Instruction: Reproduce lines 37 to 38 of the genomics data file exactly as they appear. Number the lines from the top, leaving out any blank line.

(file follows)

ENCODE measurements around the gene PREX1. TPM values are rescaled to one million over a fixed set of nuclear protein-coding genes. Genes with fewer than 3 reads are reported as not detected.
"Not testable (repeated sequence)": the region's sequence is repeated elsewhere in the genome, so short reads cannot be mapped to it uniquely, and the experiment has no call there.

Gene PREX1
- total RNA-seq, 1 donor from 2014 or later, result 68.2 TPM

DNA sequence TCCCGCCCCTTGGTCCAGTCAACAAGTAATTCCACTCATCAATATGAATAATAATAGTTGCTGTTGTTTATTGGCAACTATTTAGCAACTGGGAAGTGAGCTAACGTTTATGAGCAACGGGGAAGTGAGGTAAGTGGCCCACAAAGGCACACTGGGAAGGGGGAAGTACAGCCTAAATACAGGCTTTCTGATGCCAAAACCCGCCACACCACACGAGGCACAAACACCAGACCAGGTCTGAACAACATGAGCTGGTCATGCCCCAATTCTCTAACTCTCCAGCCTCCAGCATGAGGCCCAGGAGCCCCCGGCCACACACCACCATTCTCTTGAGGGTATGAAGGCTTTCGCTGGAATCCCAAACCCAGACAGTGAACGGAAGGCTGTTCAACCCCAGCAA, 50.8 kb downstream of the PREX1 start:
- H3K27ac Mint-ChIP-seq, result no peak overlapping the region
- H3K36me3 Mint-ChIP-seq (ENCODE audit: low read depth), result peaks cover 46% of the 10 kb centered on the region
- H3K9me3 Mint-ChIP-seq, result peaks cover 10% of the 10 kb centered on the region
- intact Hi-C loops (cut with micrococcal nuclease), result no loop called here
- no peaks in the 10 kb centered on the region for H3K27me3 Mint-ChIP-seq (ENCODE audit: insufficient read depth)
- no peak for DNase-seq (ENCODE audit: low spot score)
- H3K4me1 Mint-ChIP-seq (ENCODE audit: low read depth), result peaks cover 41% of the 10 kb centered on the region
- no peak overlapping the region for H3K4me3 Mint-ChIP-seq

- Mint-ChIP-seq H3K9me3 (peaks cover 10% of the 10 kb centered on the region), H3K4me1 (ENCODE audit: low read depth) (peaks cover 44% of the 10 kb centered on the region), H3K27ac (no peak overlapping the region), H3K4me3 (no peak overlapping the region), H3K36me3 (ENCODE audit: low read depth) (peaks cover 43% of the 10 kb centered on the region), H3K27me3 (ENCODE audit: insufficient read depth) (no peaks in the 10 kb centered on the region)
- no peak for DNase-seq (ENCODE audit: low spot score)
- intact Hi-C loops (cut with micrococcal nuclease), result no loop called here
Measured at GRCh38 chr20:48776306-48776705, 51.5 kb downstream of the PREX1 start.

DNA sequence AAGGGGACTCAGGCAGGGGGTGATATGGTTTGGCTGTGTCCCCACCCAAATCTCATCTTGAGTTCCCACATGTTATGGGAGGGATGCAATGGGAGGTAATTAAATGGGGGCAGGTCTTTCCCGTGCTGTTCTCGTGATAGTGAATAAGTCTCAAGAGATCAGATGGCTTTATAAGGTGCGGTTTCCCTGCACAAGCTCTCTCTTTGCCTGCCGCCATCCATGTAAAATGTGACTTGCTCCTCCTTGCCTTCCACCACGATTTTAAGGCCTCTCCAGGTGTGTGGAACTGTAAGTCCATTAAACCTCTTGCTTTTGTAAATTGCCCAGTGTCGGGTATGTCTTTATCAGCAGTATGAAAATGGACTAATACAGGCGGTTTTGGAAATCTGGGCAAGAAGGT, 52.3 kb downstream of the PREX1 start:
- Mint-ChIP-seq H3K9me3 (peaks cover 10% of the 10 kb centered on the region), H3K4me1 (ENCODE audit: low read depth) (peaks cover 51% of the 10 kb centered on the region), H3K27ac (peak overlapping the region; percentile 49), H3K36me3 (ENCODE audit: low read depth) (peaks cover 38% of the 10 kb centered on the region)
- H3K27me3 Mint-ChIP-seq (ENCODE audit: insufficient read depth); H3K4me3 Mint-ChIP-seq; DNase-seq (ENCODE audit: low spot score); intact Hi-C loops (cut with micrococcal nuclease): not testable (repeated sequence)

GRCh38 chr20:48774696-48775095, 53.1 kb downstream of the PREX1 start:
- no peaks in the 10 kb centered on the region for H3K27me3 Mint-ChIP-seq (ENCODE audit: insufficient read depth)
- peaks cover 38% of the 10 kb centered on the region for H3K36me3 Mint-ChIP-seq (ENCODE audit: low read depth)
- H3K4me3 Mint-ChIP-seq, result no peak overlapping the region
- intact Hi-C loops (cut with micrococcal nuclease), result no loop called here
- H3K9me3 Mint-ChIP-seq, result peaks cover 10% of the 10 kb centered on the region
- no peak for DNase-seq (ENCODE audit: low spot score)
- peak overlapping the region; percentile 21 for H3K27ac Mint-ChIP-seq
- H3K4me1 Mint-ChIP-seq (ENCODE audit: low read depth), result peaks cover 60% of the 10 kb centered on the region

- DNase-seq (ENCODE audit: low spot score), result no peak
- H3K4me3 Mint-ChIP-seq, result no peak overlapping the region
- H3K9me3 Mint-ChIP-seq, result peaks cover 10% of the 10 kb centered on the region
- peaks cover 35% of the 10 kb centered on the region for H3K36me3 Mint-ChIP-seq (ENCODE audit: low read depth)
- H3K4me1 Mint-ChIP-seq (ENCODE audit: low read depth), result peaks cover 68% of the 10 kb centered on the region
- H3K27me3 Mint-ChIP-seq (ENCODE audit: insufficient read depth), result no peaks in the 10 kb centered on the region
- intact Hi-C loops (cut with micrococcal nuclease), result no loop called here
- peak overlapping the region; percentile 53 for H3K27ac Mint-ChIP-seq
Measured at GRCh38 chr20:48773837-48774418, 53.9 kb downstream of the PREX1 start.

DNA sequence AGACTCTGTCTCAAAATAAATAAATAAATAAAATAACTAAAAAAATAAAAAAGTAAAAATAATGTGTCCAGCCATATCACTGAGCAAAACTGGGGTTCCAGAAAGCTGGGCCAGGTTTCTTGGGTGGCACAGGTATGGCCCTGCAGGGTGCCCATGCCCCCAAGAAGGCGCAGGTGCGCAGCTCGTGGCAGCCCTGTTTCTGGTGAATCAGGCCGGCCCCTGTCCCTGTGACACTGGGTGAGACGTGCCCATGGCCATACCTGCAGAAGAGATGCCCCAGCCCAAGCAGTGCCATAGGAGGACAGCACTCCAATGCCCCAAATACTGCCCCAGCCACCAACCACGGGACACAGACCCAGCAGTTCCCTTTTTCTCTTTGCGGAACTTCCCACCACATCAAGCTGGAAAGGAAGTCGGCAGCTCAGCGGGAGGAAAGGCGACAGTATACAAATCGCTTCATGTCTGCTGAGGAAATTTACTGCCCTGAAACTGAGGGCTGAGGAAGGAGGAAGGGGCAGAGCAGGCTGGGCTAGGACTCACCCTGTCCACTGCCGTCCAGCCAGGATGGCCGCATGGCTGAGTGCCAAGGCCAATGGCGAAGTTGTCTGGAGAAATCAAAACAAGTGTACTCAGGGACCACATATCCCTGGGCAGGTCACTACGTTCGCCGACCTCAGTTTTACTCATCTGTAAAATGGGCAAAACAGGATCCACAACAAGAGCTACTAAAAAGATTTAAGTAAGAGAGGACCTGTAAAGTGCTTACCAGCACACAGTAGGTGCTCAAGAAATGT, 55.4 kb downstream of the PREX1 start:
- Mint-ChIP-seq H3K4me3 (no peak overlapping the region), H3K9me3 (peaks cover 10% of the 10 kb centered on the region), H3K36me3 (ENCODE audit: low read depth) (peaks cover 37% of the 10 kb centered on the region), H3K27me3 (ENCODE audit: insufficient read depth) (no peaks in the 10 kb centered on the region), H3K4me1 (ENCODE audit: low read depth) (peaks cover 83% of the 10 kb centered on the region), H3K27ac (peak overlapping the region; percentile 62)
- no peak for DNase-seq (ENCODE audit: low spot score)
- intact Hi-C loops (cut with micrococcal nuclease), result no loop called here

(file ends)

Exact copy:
- peak overlapping the region; percentile 53 for H3K27ac Mint-ChIP-seq
Measured at GRCh38 chr20:48773837-48774418, 53.9 kb downstream of the PREX1 start.